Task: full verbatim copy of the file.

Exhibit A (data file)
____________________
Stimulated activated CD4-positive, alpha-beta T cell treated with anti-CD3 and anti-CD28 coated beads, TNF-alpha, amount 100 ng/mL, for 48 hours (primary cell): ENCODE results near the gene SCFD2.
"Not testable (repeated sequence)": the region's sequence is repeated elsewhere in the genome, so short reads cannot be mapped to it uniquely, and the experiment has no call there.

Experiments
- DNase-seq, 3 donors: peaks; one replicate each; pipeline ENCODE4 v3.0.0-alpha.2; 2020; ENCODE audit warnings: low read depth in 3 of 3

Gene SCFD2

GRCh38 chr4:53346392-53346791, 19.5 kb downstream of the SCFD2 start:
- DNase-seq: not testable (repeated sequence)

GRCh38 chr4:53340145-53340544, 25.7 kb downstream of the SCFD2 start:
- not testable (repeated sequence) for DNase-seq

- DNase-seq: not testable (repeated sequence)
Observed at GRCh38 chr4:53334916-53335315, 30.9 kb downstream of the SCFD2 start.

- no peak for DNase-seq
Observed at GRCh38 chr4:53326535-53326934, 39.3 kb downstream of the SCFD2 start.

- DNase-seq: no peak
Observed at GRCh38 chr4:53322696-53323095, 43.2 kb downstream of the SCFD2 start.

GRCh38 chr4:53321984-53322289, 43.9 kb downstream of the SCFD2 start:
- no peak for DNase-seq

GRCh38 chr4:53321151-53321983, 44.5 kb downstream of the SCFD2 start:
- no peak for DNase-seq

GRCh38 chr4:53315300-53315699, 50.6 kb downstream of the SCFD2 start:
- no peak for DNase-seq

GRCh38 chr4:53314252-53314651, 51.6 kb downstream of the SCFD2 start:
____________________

Stimulated activated CD4-positive, alpha-beta T cell treated with anti-CD3 and anti-CD28 coated beads, TNF-alpha, amount 100 ng/mL, for 48 hours (primary cell): ENCODE results near the gene SCFD2.
"Not testable (repeated sequence)": the region's sequence is repeated elsewhere in the genome, so short reads cannot be mapped to it uniquely, and the experiment has no call there.

Experiments
- DNase-seq, 3 donors: peaks; one replicate each; pipeline ENCODE4 v3.0.0-alpha.2; 2020; ENCODE audit warnings: low read depth in 3 of 3

Gene SCFD2

GRCh38 chr4:53346392-53346791, 19.5 kb downstream of the SCFD2 start:
- DNase-seq: not testable (repeated sequence)

GRCh38 chr4:53340145-53340544, 25.7 kb downstream of the SCFD2 start:
- not testable (repeated sequence) for DNase-seq

- DNase-seq: not testable (repeated sequence)
Observed at GRCh38 chr4:53334916-53335315, 30.9 kb downstream of the SCFD2 start.

- no peak for DNase-seq
Observed at GRCh38 chr4:53326535-53326934, 39.3 kb downstream of the SCFD2 start.

- DNase-seq: no peak
Observed at GRCh38 chr4:53322696-53323095, 43.2 kb downstream of the SCFD2 start.

GRCh38 chr4:53321984-53322289, 43.9 kb downstream of the SCFD2 start:
- no peak for DNase-seq

GRCh38 chr4:53321151-53321983, 44.5 kb downstream of the SCFD2 start:
- no peak for DNase-seq

GRCh38 chr4:53315300-53315699, 50.6 kb downstream of the SCFD2 start:
- no peak for DNase-seq

GRCh38 chr4:53314252-53314651, 51.6 kb downstream of the SCFD2 start: